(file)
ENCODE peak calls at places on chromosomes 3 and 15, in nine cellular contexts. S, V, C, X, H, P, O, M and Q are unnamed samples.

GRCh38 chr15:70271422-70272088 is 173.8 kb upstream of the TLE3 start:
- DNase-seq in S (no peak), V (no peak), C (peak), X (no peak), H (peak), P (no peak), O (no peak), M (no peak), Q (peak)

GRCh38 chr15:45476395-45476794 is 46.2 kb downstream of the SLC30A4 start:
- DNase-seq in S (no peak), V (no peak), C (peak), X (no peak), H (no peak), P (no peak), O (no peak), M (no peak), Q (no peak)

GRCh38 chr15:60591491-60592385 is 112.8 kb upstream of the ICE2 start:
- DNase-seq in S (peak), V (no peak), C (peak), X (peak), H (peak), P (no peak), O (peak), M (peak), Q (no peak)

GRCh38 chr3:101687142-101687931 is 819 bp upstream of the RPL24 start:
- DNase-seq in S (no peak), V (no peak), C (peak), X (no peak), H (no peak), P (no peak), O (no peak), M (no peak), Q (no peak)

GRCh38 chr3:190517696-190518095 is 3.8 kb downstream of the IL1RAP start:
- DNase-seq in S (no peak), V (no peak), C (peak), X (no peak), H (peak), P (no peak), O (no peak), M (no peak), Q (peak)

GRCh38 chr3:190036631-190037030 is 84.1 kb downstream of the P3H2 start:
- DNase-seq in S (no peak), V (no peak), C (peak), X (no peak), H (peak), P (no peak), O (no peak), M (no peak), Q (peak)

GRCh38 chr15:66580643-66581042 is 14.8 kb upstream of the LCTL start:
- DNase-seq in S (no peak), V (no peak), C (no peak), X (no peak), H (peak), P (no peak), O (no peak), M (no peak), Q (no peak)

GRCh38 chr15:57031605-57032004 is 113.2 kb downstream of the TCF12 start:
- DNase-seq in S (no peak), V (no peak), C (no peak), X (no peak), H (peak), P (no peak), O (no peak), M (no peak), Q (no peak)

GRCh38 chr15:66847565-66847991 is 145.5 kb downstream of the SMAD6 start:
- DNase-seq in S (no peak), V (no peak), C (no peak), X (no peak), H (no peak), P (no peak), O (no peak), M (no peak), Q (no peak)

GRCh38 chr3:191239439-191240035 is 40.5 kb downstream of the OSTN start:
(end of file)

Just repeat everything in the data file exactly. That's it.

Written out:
ENCODE peak calls at places on chromosomes 3 and 15, in nine cellular contexts. S, V, C, X, H, P, O, M and Q are unnamed samples.

GRCh38 chr15:70271422-70272088 is 173.8 kb upstream of the TLE3 start:
- DNase-seq in S (no peak), V (no peak), C (peak), X (no peak), H (peak), P (no peak), O (no peak), M (no peak), Q (peak)

GRCh38 chr15:45476395-45476794 is 46.2 kb downstream of the SLC30A4 start:
- DNase-seq in S (no peak), V (no peak), C (peak), X (no peak), H (no peak), P (no peak), O (no peak), M (no peak), Q (no peak)

GRCh38 chr15:60591491-60592385 is 112.8 kb upstream of the ICE2 start:
- DNase-seq in S (peak), V (no peak), C (peak), X (peak), H (peak), P (no peak), O (peak), M (peak), Q (no peak)

GRCh38 chr3:101687142-101687931 is 819 bp upstream of the RPL24 start:
- DNase-seq in S (no peak), V (no peak), C (peak), X (no peak), H (no peak), P (no peak), O (no peak), M (no peak), Q (no peak)

GRCh38 chr3:190517696-190518095 is 3.8 kb downstream of the IL1RAP start:
- DNase-seq in S (no peak), V (no peak), C (peak), X (no peak), H (peak), P (no peak), O (no peak), M (no peak), Q (peak)

GRCh38 chr3:190036631-190037030 is 84.1 kb downstream of the P3H2 start:
- DNase-seq in S (no peak), V (no peak), C (peak), X (no peak), H (peak), P (no peak), O (no peak), M (no peak), Q (peak)

GRCh38 chr15:66580643-66581042 is 14.8 kb upstream of the LCTL start:
- DNase-seq in S (no peak), V (no peak), C (no peak), X (no peak), H (peak), P (no peak), O (no peak), M (no peak), Q (no peak)

GRCh38 chr15:57031605-57032004 is 113.2 kb downstream of the TCF12 start:
- DNase-seq in S (no peak), V (no peak), C (no peak), X (no peak), H (peak), P (no peak), O (no peak), M (no peak), Q (no peak)

GRCh38 chr15:66847565-66847991 is 145.5 kb downstream of the SMAD6 start:
- DNase-seq in S (no peak), V (no peak), C (no peak), X (no peak), H (no peak), P (no peak), O (no peak), M (no peak), Q (no peak)

GRCh38 chr3:191239439-191240035 is 40.5 kb downstream of the OSTN start: